At Ted, we believe in being open and honest in the way we do business and operating in a fair and sustainable manner

Supply Chain Transparency and Modern Slavery Statement

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Published 4th April 2019

This is the third statement of Ted Baker Plc (“Ted Baker”) published in accordance with the Modern Slavery Act 2015 and the California Transparency in Supply Chains Act 2010 (the “Acts”). Ted Baker has published an annual modern slavery statement since March 2017; to view these statements click here. At Ted Baker we are committed to being open and honest in the way we do business. This includes doing the right thing by all stakeholders throughout the supply chain, operating in a fair and sustainable manner and protecting the people who create Ted Baker products.

To ensure modern slavery does not take place in any part of our business or supply chain we believe collaboration and raising awareness across all areas of the Ted Baker business is key; this statement provides an overview of the progress we have made over the past 12 months. ?

1. Ted Baker’s Business

Ted Baker is a global lifestyle brand with controlled distribution through three main channels: retail (including e-commerce), wholesale and licensing (territorial and product). In the financial year 2018/19 (“FY 18/19”), Ted Baker’s revenue was £617.4 million. Ted Baker directly employs over 3500 people worldwide including over 680 based in our head office, The Ugly Brown Building, in London.

Retail is owned and managed by Ted Baker and we retain full oversight of labour practices for our employees. Our wholesale trustees and territorial licensees are carefully selected partners who represent the Ted Baker brand within specific territories or channels. Our product licensees develop specialist products and are responsible for their supply chain. ?All such partners are subject to strict contractual conditions, including Ted Baker’s Code of Conduct (the “Code”). In the financial year, Ted Baker acquired No Ordinary Shoes Limited (“NOSL”) from its licence partner Pentland Brands.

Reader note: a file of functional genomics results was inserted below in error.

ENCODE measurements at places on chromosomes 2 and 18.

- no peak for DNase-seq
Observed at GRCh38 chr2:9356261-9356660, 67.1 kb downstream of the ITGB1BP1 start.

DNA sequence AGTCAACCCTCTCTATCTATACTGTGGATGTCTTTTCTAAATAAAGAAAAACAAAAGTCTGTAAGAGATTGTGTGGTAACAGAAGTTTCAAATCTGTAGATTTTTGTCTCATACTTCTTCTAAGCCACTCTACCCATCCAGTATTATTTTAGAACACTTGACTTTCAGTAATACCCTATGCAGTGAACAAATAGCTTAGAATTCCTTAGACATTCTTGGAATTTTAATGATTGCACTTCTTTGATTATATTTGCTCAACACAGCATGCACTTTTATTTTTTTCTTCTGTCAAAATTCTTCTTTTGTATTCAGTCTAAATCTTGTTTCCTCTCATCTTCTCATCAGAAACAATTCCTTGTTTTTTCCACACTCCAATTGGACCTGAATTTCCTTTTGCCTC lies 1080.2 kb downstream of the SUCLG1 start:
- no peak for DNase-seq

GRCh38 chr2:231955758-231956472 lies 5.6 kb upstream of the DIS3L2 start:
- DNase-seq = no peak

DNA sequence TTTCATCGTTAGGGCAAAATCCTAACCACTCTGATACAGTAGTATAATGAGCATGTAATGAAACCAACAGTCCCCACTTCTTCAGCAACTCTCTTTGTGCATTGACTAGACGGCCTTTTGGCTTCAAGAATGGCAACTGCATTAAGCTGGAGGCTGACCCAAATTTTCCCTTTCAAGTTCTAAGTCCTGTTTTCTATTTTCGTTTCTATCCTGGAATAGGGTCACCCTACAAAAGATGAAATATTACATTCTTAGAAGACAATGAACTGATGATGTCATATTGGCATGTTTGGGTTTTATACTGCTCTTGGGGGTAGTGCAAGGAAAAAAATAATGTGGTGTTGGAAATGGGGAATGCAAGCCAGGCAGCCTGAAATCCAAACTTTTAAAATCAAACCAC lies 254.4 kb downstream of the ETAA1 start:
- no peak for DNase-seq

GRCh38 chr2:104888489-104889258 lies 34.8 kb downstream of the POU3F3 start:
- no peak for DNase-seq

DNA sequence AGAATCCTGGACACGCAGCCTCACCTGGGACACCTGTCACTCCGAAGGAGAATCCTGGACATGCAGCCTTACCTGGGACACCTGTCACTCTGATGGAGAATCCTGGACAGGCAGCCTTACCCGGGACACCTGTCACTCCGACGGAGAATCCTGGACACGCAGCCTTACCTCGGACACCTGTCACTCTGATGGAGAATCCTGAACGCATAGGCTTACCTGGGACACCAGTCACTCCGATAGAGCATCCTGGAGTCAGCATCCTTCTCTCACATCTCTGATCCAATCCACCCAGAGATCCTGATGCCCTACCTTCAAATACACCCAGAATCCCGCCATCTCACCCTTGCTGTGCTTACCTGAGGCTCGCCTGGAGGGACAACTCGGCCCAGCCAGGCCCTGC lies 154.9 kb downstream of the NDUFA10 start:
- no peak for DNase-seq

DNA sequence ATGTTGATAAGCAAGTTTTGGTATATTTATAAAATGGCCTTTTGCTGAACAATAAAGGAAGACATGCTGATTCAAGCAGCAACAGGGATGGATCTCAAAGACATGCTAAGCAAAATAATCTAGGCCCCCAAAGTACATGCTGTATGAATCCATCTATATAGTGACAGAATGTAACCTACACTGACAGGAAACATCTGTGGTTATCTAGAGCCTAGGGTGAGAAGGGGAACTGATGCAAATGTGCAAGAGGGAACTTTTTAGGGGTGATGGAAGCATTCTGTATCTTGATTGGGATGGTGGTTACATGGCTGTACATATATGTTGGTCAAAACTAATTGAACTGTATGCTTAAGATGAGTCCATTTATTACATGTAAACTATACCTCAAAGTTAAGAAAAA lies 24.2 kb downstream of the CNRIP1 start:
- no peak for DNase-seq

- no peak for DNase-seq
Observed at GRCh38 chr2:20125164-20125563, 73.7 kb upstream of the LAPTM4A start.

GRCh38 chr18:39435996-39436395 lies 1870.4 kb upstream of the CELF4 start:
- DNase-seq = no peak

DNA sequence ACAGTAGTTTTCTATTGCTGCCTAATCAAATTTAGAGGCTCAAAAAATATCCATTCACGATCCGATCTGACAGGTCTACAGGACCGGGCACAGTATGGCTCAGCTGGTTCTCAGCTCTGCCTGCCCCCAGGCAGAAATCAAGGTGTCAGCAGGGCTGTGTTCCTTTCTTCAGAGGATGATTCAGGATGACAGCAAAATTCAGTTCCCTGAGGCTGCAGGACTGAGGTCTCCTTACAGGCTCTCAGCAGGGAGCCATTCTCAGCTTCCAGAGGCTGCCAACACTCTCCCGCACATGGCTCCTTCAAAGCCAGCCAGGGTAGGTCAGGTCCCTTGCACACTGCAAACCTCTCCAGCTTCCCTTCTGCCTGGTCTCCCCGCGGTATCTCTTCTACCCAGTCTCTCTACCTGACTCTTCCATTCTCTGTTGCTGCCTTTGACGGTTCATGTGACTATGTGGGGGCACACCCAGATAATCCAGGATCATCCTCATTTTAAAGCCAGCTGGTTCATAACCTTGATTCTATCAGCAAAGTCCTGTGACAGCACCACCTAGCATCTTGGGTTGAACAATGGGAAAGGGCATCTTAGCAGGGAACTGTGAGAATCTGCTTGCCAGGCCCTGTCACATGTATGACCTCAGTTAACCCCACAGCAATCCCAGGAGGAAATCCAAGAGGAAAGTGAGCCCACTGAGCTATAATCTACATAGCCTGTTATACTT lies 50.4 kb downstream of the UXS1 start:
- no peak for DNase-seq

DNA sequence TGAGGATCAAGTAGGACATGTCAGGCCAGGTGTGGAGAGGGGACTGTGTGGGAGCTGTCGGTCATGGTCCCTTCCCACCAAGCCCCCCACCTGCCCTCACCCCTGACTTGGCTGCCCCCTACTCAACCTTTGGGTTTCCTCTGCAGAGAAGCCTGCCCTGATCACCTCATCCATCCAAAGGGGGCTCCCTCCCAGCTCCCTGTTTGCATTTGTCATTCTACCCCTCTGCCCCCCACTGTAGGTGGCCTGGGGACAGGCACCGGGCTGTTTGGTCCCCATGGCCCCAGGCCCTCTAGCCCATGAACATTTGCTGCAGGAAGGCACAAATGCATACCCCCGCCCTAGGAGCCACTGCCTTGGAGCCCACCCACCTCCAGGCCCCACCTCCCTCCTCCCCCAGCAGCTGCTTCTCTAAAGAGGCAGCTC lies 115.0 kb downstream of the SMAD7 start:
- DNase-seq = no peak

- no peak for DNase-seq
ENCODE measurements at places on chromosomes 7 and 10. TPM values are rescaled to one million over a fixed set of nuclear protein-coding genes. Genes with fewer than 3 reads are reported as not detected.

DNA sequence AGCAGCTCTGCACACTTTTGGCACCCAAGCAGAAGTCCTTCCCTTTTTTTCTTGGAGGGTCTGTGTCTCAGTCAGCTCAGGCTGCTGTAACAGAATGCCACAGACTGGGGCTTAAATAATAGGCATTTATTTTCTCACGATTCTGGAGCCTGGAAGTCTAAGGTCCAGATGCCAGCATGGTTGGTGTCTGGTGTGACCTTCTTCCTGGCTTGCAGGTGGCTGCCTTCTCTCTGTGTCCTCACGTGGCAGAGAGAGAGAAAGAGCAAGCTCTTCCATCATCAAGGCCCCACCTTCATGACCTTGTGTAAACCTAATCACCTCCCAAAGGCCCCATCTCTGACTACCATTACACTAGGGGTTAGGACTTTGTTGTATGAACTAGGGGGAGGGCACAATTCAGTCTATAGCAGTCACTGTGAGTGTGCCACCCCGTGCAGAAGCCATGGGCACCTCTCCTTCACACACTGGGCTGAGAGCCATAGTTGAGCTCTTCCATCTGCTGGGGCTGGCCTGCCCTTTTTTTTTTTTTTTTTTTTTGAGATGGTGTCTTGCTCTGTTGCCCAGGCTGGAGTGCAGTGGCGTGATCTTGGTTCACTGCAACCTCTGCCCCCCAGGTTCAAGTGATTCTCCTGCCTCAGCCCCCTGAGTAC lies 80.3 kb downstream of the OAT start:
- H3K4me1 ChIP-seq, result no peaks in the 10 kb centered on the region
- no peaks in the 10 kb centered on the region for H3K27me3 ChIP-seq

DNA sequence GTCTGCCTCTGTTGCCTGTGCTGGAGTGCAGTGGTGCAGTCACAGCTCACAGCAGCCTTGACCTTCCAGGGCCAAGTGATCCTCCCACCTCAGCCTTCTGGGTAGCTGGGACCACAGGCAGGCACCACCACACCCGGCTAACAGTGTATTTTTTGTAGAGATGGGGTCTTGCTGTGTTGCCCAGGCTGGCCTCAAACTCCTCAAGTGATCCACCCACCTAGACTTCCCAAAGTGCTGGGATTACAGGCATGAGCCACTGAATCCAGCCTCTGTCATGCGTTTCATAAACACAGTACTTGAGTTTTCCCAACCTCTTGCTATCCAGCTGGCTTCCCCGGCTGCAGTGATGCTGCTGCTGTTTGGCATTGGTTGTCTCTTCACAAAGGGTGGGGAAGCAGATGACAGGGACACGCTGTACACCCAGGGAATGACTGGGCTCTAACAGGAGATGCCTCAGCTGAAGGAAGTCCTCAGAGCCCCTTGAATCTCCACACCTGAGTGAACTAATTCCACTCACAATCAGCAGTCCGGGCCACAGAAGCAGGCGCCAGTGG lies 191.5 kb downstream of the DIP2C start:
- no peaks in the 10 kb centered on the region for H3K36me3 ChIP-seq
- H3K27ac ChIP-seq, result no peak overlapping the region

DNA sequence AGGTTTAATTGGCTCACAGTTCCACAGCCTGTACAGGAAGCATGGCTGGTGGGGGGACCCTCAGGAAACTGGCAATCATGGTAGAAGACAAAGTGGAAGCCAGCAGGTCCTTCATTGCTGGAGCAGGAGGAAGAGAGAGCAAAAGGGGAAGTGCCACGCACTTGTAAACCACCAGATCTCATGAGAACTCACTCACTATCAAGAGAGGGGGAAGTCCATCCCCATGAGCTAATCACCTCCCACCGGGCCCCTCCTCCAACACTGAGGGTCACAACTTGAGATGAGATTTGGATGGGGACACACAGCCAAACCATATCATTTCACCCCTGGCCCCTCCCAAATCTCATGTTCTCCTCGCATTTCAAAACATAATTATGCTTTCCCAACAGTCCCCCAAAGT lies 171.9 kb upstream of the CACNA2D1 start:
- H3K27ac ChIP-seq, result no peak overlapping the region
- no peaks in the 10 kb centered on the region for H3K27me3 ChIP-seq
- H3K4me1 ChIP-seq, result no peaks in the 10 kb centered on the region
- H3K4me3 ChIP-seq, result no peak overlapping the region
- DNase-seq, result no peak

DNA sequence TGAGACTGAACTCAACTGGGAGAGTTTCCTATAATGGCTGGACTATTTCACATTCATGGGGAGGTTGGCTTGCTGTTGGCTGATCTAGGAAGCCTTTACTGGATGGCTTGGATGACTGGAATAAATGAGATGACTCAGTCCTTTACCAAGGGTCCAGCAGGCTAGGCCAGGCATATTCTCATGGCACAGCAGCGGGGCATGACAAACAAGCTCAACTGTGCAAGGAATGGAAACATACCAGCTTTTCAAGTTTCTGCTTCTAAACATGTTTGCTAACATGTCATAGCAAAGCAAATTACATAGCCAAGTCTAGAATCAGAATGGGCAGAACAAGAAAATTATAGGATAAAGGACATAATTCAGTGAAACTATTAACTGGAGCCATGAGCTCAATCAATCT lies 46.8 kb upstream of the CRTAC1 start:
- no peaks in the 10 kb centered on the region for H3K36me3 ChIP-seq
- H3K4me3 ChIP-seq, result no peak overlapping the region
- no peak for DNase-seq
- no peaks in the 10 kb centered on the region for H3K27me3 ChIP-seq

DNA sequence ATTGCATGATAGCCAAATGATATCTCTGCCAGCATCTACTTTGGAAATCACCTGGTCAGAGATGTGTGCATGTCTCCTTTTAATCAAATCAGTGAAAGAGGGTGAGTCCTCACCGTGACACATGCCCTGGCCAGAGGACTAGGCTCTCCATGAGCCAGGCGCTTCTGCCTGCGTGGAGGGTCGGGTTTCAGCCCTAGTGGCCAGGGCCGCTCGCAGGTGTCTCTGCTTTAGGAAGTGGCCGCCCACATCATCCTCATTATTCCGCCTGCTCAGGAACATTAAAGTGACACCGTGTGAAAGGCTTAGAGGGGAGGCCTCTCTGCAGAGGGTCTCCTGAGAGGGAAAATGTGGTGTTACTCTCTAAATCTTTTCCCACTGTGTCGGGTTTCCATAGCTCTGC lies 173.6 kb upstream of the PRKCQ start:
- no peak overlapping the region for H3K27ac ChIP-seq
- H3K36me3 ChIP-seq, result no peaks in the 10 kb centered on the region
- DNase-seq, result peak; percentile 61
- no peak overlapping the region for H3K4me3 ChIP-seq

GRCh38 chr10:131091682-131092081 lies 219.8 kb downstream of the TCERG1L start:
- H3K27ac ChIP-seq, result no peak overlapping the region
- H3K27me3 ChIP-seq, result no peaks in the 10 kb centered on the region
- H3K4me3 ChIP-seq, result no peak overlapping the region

As at today’s date, Ted Baker and its retail licensees has 560 stores and concessions worldwide, comprising of 201 in the UK, 122 in Europe, 130 in North America, 98 in the Middle East, Africa and Asia and 9 in Australasia. Combined with our diverse supply base, this significantly complicates the threat of modern slavery within our operations and requires strategies that are tailored to the needs of each area of the business and territory in which it is based.

High risk areas of the business are represented in a cross-functional committee, the Modern Slavery Act Working Group (“MSWAG”). MSWAG was established prior to the publication of Ted Baker’s first statement to critically assess and address Ted Baker’s objectives. The group includes a senior representative from every relevant department. The function of MSWAG will continue to develop with the changing needs of the business as we understand that meaningful impact can only be achieved through continued and sustained improvement.